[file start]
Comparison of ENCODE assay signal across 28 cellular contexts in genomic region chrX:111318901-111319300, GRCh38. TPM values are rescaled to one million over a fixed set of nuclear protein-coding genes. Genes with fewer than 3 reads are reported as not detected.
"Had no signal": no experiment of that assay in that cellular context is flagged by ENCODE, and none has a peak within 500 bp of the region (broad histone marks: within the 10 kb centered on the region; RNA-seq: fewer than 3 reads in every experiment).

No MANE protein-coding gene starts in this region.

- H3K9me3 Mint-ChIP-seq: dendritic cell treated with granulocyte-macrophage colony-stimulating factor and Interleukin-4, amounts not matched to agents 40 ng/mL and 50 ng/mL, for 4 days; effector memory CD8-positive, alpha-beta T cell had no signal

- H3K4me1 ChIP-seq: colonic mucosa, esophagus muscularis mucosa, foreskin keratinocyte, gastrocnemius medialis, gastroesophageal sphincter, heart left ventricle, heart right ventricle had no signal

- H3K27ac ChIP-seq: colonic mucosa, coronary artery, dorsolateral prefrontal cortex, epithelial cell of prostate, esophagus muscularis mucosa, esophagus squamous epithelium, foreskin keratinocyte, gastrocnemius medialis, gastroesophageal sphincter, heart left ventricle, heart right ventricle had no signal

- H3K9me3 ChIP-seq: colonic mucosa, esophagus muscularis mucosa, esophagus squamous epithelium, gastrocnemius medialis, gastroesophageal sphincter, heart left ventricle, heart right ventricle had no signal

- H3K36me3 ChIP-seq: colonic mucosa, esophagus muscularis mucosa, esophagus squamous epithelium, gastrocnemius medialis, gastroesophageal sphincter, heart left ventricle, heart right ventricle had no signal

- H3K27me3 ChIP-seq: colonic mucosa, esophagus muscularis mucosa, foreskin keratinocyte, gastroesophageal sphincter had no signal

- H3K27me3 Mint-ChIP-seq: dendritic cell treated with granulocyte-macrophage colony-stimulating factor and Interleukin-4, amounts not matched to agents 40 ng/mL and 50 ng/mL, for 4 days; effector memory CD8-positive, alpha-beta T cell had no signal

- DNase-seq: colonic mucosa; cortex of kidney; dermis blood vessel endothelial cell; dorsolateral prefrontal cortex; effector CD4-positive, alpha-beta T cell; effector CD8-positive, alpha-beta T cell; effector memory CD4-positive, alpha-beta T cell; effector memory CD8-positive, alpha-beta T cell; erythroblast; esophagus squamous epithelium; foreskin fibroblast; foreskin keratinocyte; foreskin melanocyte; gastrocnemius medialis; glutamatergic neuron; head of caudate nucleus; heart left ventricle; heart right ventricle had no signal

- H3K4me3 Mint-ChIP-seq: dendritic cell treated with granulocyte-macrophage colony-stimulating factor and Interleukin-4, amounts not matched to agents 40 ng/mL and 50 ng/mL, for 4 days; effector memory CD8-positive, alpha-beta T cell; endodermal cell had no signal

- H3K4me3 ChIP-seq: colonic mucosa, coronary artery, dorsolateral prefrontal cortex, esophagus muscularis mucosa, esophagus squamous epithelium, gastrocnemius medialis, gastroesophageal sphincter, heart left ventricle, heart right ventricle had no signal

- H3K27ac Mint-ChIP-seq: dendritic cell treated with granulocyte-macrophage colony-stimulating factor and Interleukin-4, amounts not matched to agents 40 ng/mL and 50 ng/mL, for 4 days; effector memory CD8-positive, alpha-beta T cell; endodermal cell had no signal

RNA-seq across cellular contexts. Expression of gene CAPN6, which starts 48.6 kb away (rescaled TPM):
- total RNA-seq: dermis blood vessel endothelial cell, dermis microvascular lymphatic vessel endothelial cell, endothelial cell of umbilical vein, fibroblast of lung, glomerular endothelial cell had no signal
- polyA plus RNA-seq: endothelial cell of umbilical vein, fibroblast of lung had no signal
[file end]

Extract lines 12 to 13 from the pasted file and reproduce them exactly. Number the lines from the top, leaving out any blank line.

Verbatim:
- H3K4me3 Mint-ChIP-seq: dendritic cell treated with granulocyte-macrophage colony-stimulating factor and Interleukin-4, amounts not matched to agents 40 ng/mL and 50 ng/mL, for 4 days; effector memory CD8-positive, alpha-beta T cell; endodermal cell had no signal

- H3K4me3 ChIP-seq: colonic mucosa, coronary artery, dorsolateral prefrontal cortex, esophagus muscularis mucosa, esophagus squamous epithelium, gastrocnemius medialis, gastroesophageal sphincter, heart left ventricle, heart right ventricle had no signal